Apr 12 2019

New legislation reflects U.S. lawmakers' growing frustration with Erdoğan – analysis

A bill introduced on Tuesday that requires the U.S. administration to impose sanctions on senior Turkish officials responsible for the arbitrary detention of U.S. citizens could pave the way for more sanctions on Turkey, analysts Aykan Erdemir and Merve Tahiroğlu have said.

Two U.S. senators on Apr. 10 introduced a bill urging President Donald Trump to impose sanctions on Turkish bureaucrats who have links to the detentions of U.S. citizens and consular staff.

"The bill could fortify and expand U.S. sanctions already in place due to Turkey’s arbitrary incarceration of U.S. nationals and employees," Erdemir and Tahiroğlu said in a piece published on the Foundation for Defence of Democracies (FDD) website on Thursday.

Ankara has received sanctions warnings, particularly after an upsurge in tensions over Turkey’s planned acquisition of Russian S-400 missile defence systems. U.S. and NATO officials fear the presence of a Russian system on a NATO member’s soil could allow Moscow to access sensitive data on NATO defence systems.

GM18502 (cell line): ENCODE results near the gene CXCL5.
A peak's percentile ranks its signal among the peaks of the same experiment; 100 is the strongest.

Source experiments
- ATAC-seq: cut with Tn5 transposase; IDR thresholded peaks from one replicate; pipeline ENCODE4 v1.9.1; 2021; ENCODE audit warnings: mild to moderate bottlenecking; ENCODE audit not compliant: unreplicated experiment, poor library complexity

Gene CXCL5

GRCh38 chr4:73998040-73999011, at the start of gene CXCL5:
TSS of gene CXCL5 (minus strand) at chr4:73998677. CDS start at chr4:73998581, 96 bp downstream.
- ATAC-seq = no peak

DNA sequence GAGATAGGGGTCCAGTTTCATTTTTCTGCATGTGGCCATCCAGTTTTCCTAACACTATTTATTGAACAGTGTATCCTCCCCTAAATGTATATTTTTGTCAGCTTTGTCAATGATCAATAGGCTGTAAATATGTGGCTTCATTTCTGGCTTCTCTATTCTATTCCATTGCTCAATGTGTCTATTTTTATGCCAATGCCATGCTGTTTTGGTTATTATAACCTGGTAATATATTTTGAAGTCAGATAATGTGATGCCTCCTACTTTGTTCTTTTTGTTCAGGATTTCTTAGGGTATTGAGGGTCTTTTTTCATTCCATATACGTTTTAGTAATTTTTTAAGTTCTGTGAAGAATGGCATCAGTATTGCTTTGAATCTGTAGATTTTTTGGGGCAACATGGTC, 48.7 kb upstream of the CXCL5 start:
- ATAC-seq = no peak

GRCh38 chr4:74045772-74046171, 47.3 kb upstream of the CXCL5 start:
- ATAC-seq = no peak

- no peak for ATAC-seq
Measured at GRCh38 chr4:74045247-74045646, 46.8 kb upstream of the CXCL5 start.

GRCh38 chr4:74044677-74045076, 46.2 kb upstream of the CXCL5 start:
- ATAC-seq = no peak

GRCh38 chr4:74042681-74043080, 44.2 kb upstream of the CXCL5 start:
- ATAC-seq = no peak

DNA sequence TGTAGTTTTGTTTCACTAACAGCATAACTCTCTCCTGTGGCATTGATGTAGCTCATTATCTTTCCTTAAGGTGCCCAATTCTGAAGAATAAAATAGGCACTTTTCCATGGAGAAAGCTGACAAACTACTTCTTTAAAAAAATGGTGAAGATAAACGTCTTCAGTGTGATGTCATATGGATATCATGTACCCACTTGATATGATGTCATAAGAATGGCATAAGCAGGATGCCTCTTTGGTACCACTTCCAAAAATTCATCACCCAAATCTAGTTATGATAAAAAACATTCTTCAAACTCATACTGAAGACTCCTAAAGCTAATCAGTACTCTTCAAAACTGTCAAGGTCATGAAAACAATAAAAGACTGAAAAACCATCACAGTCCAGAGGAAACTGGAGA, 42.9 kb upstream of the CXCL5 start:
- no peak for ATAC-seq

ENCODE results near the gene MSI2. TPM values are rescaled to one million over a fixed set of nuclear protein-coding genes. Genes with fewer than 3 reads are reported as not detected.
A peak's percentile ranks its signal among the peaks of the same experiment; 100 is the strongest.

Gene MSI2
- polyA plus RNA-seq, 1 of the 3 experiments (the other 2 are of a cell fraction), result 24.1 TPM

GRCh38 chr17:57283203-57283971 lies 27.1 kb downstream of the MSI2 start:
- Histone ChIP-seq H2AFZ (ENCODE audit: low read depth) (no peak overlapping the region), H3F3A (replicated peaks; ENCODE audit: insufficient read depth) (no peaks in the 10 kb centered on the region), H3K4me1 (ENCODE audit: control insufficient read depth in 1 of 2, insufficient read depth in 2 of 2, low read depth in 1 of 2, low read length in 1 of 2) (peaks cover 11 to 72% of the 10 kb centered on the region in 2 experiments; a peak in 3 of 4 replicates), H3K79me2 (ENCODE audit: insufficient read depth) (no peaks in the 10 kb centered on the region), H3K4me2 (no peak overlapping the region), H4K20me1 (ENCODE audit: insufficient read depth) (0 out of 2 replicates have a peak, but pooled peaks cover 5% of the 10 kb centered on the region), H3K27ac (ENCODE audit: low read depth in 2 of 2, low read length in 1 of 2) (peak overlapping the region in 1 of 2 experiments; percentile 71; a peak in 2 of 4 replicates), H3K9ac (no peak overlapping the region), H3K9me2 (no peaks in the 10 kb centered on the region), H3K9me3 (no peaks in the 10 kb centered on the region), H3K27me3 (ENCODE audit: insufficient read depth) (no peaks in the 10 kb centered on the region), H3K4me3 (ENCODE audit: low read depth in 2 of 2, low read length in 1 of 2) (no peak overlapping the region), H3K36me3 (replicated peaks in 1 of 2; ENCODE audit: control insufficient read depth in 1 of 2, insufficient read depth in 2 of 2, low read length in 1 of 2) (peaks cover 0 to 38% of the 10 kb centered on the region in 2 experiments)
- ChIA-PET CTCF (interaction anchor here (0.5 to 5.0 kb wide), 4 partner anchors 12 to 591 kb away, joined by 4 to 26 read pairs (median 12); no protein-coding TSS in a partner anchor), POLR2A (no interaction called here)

"The purchase could directly trigger U.S. sanctions under the Countering America’s Adversaries Through Sanctions Act, which prohibits companies from dealing with Russia’s defense sector," the analysts said.

Meanwhile, there are other bills that attempt to bar the transfer of F-35 fighter jets to Turkey or completely drop Turkey from the F-35 program.

"The 2019 National Defense Authorization Act and Consolidated Appropriations Act together bar the use of Defense and State Department funds for the delivery of U.S.-made F-35 jets to Turkey until Ankara walks away from the S-400 deal."

Another bill introduced on Apr. 10, the Eastern Mediterranean Security and Partnership Act of 2019, urges the United States to block transfer of F-35 jets to Turkey until it cancels S-400 purchase, according to the analysts.